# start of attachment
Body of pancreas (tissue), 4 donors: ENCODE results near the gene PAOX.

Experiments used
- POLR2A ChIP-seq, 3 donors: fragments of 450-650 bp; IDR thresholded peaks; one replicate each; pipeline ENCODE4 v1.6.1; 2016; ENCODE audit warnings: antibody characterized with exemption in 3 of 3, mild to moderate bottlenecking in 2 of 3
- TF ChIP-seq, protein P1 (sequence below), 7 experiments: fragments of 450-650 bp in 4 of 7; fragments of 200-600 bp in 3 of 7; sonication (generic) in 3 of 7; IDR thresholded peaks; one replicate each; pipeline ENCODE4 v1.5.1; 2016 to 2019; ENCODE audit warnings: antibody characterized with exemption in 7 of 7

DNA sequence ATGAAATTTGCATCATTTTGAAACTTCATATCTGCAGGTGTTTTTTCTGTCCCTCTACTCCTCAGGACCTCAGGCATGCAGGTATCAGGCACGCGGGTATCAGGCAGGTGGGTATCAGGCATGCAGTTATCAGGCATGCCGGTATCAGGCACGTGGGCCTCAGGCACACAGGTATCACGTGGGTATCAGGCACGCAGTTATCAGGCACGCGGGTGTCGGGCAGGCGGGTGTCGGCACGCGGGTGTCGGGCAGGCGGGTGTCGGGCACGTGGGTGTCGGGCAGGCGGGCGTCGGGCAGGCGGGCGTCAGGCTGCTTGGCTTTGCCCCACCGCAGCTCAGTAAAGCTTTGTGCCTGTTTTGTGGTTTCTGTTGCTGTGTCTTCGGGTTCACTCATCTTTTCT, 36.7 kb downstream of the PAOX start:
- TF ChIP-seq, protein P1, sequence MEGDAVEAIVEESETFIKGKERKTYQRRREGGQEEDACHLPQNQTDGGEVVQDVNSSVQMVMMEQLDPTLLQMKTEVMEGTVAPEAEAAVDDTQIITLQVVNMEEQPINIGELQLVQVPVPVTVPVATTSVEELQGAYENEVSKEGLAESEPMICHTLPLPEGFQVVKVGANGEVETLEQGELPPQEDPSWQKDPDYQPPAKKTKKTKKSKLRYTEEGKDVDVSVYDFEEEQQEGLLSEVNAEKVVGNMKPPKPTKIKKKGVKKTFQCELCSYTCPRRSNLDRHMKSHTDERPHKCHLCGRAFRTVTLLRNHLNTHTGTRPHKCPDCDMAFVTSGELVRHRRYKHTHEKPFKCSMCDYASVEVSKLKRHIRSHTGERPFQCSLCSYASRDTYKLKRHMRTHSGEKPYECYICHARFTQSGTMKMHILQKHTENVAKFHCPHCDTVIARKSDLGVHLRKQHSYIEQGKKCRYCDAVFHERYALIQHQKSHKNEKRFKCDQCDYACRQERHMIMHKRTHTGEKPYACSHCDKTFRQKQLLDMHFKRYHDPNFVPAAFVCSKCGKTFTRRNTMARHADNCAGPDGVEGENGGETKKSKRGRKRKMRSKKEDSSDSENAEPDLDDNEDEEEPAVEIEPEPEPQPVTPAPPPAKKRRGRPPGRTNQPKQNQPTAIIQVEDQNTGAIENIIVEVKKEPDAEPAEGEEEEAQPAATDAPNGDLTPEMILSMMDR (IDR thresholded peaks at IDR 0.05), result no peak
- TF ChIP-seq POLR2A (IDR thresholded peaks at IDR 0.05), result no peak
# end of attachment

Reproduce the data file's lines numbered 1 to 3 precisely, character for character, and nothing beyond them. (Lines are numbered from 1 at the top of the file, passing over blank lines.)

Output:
Body of pancreas (tissue), 4 donors: ENCODE results near the gene PAOX.

Experiments used
- POLR2A ChIP-seq, 3 donors: fragments of 450-650 bp; IDR thresholded peaks; one replicate each; pipeline ENCODE4 v1.6.1; 2016; ENCODE audit warnings: antibody characterized with exemption in 3 of 3, mild to moderate bottlenecking in 2 of 3